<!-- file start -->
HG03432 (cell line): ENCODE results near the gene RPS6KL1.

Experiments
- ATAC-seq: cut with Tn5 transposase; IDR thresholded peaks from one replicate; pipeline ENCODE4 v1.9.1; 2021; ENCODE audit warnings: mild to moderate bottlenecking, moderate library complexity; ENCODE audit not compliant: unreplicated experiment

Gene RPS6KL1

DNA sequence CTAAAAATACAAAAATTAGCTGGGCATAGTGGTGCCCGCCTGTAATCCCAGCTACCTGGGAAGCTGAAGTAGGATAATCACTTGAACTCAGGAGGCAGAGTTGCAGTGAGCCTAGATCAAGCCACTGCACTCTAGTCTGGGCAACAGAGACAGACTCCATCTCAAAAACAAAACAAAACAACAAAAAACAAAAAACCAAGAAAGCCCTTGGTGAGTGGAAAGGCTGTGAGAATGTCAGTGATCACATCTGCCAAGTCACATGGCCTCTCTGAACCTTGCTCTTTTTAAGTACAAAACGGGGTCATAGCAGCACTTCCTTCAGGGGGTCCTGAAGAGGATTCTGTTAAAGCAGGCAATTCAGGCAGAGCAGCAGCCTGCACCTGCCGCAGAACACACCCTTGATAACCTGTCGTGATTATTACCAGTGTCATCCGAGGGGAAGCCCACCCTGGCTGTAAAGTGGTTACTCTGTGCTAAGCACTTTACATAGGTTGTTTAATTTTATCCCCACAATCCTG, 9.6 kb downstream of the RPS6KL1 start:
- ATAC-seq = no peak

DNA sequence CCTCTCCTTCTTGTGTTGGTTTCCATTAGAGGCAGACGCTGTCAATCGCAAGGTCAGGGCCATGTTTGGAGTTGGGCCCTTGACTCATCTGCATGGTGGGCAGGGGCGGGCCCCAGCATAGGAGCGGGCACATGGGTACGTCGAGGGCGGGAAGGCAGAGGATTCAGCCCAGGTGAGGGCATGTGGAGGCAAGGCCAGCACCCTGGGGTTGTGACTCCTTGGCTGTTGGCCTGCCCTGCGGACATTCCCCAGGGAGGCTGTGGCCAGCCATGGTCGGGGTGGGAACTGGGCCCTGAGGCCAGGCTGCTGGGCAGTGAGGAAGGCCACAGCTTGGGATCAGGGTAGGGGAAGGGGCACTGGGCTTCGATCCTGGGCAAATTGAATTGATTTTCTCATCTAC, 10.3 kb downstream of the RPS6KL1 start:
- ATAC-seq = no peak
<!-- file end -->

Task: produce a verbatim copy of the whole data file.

HG03432 (cell line): ENCODE results near the gene RPS6KL1.

Experiments
- ATAC-seq: cut with Tn5 transposase; IDR thresholded peaks from one replicate; pipeline ENCODE4 v1.9.1; 2021; ENCODE audit warnings: mild to moderate bottlenecking, moderate library complexity; ENCODE audit not compliant: unreplicated experiment

Gene RPS6KL1

DNA sequence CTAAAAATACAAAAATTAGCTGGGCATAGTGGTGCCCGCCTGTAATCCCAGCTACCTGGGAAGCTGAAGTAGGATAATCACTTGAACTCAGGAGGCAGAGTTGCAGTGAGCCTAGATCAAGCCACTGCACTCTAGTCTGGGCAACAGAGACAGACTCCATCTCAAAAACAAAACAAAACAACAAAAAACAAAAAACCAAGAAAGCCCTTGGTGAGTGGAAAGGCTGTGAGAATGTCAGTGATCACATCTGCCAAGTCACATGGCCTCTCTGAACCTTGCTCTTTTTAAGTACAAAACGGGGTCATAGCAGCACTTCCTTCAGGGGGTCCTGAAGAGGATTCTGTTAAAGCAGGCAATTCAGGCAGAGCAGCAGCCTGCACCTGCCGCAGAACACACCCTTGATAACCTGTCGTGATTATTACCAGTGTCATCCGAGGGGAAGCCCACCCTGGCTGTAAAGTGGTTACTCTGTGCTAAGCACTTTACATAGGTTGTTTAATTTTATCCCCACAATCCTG, 9.6 kb downstream of the RPS6KL1 start:
- ATAC-seq = no peak

DNA sequence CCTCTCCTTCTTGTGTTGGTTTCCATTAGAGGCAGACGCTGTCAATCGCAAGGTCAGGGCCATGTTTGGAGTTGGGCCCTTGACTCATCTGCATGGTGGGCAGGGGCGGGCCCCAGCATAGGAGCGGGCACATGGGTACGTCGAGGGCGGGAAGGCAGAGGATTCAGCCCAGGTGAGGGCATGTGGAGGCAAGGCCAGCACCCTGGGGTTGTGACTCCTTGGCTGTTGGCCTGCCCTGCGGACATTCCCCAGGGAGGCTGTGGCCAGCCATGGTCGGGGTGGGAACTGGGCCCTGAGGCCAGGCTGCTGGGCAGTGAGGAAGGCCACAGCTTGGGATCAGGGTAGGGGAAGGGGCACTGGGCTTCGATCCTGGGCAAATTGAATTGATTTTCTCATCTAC, 10.3 kb downstream of the RPS6KL1 start:
- ATAC-seq = no peak